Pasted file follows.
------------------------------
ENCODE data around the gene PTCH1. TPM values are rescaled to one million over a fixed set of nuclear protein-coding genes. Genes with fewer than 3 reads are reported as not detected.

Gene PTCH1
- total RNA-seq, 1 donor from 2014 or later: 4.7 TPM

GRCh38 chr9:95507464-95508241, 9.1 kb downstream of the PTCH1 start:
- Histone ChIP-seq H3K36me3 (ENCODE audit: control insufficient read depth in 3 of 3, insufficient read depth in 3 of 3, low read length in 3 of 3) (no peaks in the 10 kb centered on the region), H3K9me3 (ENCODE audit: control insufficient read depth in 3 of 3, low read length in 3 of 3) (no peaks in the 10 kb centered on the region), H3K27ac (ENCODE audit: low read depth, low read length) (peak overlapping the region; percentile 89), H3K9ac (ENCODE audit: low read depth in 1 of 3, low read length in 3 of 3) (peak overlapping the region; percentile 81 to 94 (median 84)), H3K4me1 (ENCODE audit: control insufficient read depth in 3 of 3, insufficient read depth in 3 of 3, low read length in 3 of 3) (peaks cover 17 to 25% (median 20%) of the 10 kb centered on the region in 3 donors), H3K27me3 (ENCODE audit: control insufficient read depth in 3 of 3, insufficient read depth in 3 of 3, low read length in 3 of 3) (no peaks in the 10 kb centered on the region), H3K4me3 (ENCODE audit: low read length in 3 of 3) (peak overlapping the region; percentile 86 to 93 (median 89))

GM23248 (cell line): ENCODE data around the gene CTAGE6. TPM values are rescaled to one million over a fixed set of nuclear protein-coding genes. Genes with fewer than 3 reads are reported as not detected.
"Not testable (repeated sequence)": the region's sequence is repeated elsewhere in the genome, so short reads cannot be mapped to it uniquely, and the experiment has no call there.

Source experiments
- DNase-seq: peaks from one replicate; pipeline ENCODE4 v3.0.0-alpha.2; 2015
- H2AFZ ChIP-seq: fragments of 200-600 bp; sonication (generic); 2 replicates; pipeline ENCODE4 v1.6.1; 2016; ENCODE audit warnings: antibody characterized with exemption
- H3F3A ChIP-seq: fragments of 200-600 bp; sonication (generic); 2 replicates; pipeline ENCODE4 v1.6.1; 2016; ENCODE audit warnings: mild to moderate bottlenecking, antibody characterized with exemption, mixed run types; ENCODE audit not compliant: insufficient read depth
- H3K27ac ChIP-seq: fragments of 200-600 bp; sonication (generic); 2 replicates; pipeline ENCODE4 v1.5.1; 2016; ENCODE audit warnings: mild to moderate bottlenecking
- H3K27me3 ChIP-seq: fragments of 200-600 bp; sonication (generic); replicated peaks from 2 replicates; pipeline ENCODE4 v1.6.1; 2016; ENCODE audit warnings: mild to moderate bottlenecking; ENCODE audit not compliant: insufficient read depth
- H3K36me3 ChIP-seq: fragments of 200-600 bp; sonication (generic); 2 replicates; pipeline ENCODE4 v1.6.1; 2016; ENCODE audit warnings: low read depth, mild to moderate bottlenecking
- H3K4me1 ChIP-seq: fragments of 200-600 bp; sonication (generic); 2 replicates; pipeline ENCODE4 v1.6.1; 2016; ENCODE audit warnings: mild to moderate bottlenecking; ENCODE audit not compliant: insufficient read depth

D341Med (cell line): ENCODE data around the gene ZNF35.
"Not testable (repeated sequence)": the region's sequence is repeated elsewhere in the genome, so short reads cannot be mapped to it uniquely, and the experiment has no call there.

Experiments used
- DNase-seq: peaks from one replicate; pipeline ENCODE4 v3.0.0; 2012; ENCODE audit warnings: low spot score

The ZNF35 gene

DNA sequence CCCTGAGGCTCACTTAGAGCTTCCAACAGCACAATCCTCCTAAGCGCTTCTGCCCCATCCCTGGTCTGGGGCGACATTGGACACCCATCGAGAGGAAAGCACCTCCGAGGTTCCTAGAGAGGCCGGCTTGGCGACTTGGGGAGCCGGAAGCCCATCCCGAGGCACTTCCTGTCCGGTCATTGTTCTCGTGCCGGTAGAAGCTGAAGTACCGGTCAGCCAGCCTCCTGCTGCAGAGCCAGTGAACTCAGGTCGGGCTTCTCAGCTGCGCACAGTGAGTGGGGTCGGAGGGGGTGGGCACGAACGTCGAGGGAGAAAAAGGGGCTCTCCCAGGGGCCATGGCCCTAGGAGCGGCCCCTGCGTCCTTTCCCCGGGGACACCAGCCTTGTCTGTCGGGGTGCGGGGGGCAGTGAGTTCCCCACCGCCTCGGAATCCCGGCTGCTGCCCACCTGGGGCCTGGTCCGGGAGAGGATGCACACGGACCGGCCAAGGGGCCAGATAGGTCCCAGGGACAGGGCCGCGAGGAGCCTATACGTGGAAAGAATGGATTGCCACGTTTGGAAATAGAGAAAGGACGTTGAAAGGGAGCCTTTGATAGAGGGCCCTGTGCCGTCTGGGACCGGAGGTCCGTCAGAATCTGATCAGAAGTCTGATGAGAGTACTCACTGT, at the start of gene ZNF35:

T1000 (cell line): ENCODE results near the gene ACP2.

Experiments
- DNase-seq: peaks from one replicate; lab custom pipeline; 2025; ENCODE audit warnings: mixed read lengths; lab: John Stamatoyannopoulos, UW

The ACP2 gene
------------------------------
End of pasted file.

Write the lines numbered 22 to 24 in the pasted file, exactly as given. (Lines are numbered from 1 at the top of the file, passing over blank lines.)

T1000 (cell line): ENCODE results near the gene ACP2.

Experiments
- DNase-seq: peaks from one replicate; lab custom pipeline; 2025; ENCODE audit warnings: mixed read lengths; lab: John Stamatoyannopoulos, UW